FXX’s ‘Man Seeking Woman’: Romantic Comedy Meets Zany “No, Literally” Humor

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Man Seeking Woman‘s comic sensibility is best summed up as “no, literally” humor. The blind date our hero Josh (Jay Baruchel) meets up with in hopes of a rebound turns out to be an ugly troll — no, literally. Sending a text to a potential partner requires all the strategic thinking of a war room — no, literally. That’s the basic premise of this FXX comedy, premiering Wednesday night at 10:30, from Simon Rich: the mundane trials of everyday dating, inflated with surrealism until they feel just as life-or-death to the audience as they do to Josh.

Josh is precisely the kind of Apatovian beta male Baruchel made his name portraying. A 27-year-old who’s still on his parents’ Discover card, Josh begins the series reeling from the end of his six-year relationship. Suddenly, Josh is forced to start his love life from scratch, all while haunted by the ghost of his ex — no, literally! (There’s an exorcism scene at the end of the second episode that’s among the series’ funniest, not to mention a neat reversal of This Is the End, where it’s Baruchel performing the exorcism on Jonah Hill.)

Josh’s would-be guru in all things single male is Mike (Eric André), a staunch opponent of commitment and avid proponent of dick pics. At the opposite extreme is Liz (Britt Lower), Josh’s higher-achieving older sister and the Type-A angel on his shoulder. Mike and Liz have exactly one thing in common: a mutual desire to see Josh move on from Maggie (Maya Erskine), who’s moved on, herself, to Adolf Hitler (no — you get it).

Based on Rich’s short story collection The Last Girlfriend on Earth, Man Seeking Woman borrows heavily from established cable comedies. Like Girls, it’s a comedy centered on a haphazard 20-something that traffics more in cringes than laughs. Like Broad City, it uses an absurdist sketch-show-that’s-not-really-a-sketch-show structure to explore life in the big city (though this time it’s Chicago, not New York). And like Louie, it’s a show about a single, straight, white dude inflected with the melancholy that comes with the burden of modern masculinity. In fact, the “no, literally” aesthetic is basically the Chelsea Peretti helicopter getaway from Louie‘s first season, expanded to an entire series.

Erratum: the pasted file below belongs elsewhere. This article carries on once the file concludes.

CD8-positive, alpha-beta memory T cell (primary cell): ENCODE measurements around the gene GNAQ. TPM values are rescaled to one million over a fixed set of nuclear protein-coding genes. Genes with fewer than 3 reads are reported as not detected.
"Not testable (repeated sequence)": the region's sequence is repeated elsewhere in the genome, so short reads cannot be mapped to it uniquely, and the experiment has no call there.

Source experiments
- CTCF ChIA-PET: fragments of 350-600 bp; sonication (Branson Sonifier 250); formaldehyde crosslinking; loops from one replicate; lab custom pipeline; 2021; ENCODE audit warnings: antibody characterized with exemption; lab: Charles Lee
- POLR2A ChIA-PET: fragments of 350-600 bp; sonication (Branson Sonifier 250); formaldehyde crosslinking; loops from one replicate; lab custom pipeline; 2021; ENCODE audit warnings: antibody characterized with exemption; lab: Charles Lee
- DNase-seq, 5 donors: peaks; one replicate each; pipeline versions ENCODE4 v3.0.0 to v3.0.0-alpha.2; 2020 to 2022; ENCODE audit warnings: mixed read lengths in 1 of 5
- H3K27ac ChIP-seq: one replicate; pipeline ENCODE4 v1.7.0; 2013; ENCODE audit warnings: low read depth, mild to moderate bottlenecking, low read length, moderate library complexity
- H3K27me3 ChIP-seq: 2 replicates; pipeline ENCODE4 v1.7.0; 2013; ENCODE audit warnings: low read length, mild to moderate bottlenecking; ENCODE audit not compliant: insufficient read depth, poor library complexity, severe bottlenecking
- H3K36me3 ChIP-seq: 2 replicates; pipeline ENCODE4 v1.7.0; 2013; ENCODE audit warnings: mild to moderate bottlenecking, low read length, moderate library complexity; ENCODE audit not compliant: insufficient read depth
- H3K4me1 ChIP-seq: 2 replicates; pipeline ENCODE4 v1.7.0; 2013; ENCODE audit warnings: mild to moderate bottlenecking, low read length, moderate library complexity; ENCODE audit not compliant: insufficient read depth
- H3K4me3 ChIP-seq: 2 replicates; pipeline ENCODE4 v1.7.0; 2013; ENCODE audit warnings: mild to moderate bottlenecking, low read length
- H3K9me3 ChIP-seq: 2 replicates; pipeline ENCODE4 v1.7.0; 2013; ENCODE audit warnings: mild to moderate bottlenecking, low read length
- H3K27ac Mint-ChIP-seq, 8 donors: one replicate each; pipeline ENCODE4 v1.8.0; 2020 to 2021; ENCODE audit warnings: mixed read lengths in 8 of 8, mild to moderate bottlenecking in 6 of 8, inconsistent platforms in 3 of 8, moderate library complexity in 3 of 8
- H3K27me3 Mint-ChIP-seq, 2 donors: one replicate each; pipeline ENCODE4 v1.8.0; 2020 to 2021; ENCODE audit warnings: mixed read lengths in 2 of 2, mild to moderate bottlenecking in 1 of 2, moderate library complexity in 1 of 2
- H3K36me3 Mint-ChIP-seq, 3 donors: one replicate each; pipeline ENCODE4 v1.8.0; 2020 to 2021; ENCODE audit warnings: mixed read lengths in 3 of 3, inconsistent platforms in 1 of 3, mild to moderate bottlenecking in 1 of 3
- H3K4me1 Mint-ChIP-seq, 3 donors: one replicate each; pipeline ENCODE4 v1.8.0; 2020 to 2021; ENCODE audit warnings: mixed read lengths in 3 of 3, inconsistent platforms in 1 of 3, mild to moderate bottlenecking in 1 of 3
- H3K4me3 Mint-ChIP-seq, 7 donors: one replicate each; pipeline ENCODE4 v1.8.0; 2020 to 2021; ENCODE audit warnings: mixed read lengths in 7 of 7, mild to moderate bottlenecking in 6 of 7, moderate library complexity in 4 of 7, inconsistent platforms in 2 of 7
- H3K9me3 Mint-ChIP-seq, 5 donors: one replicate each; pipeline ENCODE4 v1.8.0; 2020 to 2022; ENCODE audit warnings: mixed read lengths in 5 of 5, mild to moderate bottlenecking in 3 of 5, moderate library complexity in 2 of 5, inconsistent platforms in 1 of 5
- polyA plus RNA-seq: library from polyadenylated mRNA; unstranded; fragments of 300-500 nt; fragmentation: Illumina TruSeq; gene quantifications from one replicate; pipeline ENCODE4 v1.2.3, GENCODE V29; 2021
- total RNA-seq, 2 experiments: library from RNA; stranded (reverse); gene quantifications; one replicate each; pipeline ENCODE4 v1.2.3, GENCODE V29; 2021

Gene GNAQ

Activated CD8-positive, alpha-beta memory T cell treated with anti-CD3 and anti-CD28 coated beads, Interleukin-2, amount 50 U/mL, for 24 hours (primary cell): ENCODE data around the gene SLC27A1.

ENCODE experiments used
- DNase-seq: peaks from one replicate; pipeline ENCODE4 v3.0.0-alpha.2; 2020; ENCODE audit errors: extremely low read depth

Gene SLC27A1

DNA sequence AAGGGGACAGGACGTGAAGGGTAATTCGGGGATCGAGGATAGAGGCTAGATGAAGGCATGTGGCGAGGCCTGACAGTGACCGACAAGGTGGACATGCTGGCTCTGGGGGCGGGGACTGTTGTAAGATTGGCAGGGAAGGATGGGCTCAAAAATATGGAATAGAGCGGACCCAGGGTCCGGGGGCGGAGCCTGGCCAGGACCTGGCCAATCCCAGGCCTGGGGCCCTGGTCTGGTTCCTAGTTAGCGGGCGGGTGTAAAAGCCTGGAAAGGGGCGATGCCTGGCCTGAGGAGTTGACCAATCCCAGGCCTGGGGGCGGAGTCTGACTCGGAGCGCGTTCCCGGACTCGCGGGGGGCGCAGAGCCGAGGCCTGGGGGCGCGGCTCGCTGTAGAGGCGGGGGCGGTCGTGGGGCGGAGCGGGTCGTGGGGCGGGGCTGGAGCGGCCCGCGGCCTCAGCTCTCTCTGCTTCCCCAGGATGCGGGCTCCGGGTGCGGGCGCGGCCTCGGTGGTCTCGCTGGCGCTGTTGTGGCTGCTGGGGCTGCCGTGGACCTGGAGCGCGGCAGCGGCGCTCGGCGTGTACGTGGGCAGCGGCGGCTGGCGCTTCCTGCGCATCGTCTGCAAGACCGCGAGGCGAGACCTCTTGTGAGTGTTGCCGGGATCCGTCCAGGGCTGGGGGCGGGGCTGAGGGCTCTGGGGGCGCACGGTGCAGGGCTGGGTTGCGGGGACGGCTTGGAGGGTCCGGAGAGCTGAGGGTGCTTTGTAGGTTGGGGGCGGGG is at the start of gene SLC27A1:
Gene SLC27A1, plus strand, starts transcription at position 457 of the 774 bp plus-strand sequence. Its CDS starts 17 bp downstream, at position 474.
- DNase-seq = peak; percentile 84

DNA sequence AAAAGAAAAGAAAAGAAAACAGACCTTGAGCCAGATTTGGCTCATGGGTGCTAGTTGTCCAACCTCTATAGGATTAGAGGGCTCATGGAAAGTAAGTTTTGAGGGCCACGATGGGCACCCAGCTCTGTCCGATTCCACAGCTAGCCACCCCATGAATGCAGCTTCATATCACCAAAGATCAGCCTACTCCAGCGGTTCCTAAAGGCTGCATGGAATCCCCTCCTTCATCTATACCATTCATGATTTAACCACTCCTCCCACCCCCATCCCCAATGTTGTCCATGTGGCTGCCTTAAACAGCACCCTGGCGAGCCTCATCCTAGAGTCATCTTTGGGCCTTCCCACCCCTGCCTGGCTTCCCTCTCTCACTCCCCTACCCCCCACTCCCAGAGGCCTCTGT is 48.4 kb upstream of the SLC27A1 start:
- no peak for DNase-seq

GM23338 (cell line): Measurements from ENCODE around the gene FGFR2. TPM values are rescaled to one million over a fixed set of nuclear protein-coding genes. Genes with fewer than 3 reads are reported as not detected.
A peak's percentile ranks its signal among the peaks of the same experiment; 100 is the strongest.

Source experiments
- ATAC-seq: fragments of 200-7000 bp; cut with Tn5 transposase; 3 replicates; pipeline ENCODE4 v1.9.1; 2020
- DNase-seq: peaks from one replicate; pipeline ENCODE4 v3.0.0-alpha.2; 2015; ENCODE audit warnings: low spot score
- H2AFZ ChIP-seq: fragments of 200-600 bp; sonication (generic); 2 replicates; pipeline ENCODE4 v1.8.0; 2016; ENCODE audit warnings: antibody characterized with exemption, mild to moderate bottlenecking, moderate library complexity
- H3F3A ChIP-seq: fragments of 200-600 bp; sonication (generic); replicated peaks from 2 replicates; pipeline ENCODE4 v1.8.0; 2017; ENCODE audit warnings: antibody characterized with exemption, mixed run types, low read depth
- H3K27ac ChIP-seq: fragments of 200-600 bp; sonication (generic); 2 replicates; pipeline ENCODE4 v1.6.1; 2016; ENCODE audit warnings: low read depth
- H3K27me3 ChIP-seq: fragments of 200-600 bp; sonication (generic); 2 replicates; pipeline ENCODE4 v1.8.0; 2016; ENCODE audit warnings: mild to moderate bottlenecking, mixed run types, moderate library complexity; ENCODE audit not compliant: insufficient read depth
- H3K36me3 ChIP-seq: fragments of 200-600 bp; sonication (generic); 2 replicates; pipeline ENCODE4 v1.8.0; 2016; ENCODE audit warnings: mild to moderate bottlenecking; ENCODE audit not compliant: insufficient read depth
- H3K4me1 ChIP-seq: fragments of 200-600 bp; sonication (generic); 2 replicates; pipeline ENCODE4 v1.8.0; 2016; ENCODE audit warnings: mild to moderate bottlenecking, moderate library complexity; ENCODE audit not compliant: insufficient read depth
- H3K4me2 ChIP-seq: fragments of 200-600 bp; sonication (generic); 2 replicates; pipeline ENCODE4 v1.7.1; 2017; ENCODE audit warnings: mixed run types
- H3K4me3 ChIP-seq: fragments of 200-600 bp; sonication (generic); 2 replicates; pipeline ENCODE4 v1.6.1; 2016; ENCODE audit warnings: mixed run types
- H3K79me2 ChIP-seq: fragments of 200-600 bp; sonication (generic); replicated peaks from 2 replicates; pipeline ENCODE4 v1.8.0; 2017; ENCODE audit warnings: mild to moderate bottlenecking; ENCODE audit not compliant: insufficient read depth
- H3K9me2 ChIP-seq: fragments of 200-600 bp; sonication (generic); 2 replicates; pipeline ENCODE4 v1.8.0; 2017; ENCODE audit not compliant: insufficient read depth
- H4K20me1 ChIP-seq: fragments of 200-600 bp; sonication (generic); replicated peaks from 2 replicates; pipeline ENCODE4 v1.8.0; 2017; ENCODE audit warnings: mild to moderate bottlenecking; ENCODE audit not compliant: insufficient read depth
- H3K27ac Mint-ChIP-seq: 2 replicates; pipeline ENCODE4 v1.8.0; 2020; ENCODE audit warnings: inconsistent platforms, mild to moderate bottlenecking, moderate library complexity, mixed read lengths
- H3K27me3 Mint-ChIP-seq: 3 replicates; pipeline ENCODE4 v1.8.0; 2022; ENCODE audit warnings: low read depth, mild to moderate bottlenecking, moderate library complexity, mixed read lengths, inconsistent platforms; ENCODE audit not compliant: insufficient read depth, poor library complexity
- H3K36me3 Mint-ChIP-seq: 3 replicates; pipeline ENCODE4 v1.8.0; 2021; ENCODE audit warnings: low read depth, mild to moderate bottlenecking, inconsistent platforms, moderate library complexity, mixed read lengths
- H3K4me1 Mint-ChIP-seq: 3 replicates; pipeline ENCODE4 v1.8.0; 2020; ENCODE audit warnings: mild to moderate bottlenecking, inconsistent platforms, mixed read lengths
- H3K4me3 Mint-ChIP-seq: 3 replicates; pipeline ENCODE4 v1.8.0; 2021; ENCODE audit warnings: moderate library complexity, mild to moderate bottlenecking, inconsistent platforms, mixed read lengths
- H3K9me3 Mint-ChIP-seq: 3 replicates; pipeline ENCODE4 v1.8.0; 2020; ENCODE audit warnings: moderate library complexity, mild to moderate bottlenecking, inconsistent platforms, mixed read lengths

Because of all these close cousins, no one’s going to accuse Man Seeking Woman of reinventing the wheel. But after this fall’s slew of failed network rom-sitcoms, from the dearly departed Selfie to the swiftly dispatched Manhattan Love Story, it does offer a more promising take on the TV romantic comedy, or at least a TV comedy that’s centered on romance. Man Seeking Woman is exclusively centered on Josh’s love life; he’s a temp, but we never see him inside an office, and even his relationship with his parents is left untouched beyond a few blandly supportive Skypes and texts. Unlike Selfie (or A to Z, or Married), though, Man Seeking Woman doesn’t anchor itself to a single relationship, a model that works for FX’s You’re the Worst but proves limiting for seemingly every other show that attempts it.

Instead, Man Seeking Woman gives Rich, an SNL alum and prolific humorist, ample space to explore Josh’s everyday struggles, which prove more than enough to sustain a full show once they’re beefed up with crazy. Occasionally, however, Rich doesn’t need to break from reality to hit the upper-middle-class millennial nail on the head. My biggest laugh of the three episodes offered for screening didn’t come from the troll date, or Colonel Tigh from Battlestar Galactica screaming “TEXT JK!!!!” in the war room. Instead, it came from a small but devastatingly accurate detail of Josh’s date preparation: a copy of Infinite Jest, obviously untouched but strategically placed at his bedside. No “no, literally” necessary.